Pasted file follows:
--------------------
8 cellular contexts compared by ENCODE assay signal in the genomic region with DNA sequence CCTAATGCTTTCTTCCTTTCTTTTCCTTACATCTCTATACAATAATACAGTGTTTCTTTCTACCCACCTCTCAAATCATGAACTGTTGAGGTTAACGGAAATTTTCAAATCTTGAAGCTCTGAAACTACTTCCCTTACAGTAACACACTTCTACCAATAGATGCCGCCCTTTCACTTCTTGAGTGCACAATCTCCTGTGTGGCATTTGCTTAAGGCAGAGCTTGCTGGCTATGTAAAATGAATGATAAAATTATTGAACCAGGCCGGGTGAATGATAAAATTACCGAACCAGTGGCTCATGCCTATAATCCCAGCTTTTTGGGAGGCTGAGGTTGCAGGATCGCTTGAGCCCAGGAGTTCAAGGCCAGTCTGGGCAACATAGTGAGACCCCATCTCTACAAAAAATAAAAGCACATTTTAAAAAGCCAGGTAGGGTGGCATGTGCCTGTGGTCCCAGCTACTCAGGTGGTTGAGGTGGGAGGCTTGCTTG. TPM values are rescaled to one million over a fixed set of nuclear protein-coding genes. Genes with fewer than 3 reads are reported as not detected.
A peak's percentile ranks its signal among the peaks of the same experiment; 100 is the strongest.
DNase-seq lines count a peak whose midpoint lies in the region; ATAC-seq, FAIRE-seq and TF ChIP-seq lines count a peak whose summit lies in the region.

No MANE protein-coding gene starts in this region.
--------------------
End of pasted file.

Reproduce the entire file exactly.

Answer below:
8 cellular contexts compared by ENCODE assay signal in the genomic region with DNA sequence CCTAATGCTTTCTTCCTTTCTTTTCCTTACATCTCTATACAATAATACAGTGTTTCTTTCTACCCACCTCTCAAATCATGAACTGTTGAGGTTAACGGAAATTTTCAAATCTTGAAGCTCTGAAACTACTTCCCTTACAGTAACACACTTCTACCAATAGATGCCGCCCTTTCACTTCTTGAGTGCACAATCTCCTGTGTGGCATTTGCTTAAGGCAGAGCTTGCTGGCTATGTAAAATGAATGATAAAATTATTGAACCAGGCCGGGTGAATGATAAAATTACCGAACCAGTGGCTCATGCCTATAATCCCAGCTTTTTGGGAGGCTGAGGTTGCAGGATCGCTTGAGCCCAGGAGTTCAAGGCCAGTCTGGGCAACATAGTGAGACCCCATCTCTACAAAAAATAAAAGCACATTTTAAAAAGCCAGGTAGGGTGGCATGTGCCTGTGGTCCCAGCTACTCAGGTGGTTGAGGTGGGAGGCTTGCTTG. TPM values are rescaled to one million over a fixed set of nuclear protein-coding genes. Genes with fewer than 3 reads are reported as not detected.
A peak's percentile ranks its signal among the peaks of the same experiment; 100 is the strongest.
DNase-seq lines count a peak whose midpoint lies in the region; ATAC-seq, FAIRE-seq and TF ChIP-seq lines count a peak whose summit lies in the region.

No MANE protein-coding gene starts in this region.